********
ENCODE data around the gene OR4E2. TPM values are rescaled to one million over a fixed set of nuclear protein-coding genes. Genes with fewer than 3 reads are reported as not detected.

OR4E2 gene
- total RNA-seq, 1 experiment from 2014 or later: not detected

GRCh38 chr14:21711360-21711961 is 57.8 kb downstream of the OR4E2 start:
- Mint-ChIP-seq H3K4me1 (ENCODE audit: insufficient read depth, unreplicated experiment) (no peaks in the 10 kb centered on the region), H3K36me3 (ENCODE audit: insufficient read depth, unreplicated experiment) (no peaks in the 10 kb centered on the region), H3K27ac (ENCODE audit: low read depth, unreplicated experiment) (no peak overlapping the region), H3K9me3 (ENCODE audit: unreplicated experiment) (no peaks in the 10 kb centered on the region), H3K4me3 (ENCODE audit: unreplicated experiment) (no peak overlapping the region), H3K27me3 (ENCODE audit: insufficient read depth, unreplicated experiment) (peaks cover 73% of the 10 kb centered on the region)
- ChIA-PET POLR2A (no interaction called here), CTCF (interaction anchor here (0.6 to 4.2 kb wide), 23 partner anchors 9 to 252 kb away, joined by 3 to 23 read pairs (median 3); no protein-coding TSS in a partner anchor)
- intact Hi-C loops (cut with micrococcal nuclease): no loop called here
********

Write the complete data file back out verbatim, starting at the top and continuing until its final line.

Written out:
ENCODE data around the gene OR4E2. TPM values are rescaled to one million over a fixed set of nuclear protein-coding genes. Genes with fewer than 3 reads are reported as not detected.

OR4E2 gene
- total RNA-seq, 1 experiment from 2014 or later: not detected

GRCh38 chr14:21711360-21711961 is 57.8 kb downstream of the OR4E2 start:
- Mint-ChIP-seq H3K4me1 (ENCODE audit: insufficient read depth, unreplicated experiment) (no peaks in the 10 kb centered on the region), H3K36me3 (ENCODE audit: insufficient read depth, unreplicated experiment) (no peaks in the 10 kb centered on the region), H3K27ac (ENCODE audit: low read depth, unreplicated experiment) (no peak overlapping the region), H3K9me3 (ENCODE audit: unreplicated experiment) (no peaks in the 10 kb centered on the region), H3K4me3 (ENCODE audit: unreplicated experiment) (no peak overlapping the region), H3K27me3 (ENCODE audit: insufficient read depth, unreplicated experiment) (peaks cover 73% of the 10 kb centered on the region)
- ChIA-PET POLR2A (no interaction called here), CTCF (interaction anchor here (0.6 to 4.2 kb wide), 23 partner anchors 9 to 252 kb away, joined by 3 to 23 read pairs (median 3); no protein-coding TSS in a partner anchor)
- intact Hi-C loops (cut with micrococcal nuclease): no loop called here